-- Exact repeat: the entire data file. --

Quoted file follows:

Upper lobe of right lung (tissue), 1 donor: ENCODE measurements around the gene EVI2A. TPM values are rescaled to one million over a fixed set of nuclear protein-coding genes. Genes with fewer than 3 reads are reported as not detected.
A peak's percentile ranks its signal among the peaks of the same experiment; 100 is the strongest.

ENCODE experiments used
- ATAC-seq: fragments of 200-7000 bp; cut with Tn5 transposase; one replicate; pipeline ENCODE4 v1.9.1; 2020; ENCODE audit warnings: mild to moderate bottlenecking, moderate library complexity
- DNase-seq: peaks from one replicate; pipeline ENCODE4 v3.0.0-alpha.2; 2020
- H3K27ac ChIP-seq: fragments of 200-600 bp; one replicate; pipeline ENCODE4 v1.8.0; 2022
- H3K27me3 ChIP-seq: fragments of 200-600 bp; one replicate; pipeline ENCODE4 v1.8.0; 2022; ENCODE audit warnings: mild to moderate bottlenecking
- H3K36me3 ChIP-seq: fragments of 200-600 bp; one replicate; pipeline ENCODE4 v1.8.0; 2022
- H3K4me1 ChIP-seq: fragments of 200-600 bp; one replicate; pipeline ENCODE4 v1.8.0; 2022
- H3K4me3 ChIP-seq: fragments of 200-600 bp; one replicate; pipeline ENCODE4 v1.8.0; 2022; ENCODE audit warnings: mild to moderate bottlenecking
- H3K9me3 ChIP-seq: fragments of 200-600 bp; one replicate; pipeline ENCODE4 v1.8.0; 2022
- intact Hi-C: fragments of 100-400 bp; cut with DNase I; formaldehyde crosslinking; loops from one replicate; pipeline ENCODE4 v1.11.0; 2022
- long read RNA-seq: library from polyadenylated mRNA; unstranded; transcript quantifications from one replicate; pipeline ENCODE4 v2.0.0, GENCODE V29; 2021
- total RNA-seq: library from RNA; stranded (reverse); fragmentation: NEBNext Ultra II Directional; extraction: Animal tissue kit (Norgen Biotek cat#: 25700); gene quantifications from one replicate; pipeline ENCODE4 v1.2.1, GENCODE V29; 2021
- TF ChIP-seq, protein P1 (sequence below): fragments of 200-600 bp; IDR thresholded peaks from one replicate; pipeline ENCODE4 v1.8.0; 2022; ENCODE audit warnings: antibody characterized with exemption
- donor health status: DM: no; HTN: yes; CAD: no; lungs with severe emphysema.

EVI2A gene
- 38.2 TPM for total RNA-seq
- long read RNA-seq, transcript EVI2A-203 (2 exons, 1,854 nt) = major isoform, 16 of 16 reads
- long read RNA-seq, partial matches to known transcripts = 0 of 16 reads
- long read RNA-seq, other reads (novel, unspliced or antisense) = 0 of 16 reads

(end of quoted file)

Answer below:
Upper lobe of right lung (tissue), 1 donor: ENCODE measurements around the gene EVI2A. TPM values are rescaled to one million over a fixed set of nuclear protein-coding genes. Genes with fewer than 3 reads are reported as not detected.
A peak's percentile ranks its signal among the peaks of the same experiment; 100 is the strongest.

ENCODE experiments used
- ATAC-seq: fragments of 200-7000 bp; cut with Tn5 transposase; one replicate; pipeline ENCODE4 v1.9.1; 2020; ENCODE audit warnings: mild to moderate bottlenecking, moderate library complexity
- DNase-seq: peaks from one replicate; pipeline ENCODE4 v3.0.0-alpha.2; 2020
- H3K27ac ChIP-seq: fragments of 200-600 bp; one replicate; pipeline ENCODE4 v1.8.0; 2022
- H3K27me3 ChIP-seq: fragments of 200-600 bp; one replicate; pipeline ENCODE4 v1.8.0; 2022; ENCODE audit warnings: mild to moderate bottlenecking
- H3K36me3 ChIP-seq: fragments of 200-600 bp; one replicate; pipeline ENCODE4 v1.8.0; 2022
- H3K4me1 ChIP-seq: fragments of 200-600 bp; one replicate; pipeline ENCODE4 v1.8.0; 2022
- H3K4me3 ChIP-seq: fragments of 200-600 bp; one replicate; pipeline ENCODE4 v1.8.0; 2022; ENCODE audit warnings: mild to moderate bottlenecking
- H3K9me3 ChIP-seq: fragments of 200-600 bp; one replicate; pipeline ENCODE4 v1.8.0; 2022
- intact Hi-C: fragments of 100-400 bp; cut with DNase I; formaldehyde crosslinking; loops from one replicate; pipeline ENCODE4 v1.11.0; 2022
- long read RNA-seq: library from polyadenylated mRNA; unstranded; transcript quantifications from one replicate; pipeline ENCODE4 v2.0.0, GENCODE V29; 2021
- total RNA-seq: library from RNA; stranded (reverse); fragmentation: NEBNext Ultra II Directional; extraction: Animal tissue kit (Norgen Biotek cat#: 25700); gene quantifications from one replicate; pipeline ENCODE4 v1.2.1, GENCODE V29; 2021
- TF ChIP-seq, protein P1 (sequence below): fragments of 200-600 bp; IDR thresholded peaks from one replicate; pipeline ENCODE4 v1.8.0; 2022; ENCODE audit warnings: antibody characterized with exemption
- donor health status: DM: no; HTN: yes; CAD: no; lungs with severe emphysema.

EVI2A gene
- 38.2 TPM for total RNA-seq
- long read RNA-seq, transcript EVI2A-203 (2 exons, 1,854 nt) = major isoform, 16 of 16 reads
- long read RNA-seq, partial matches to known transcripts = 0 of 16 reads
- long read RNA-seq, other reads (novel, unspliced or antisense) = 0 of 16 reads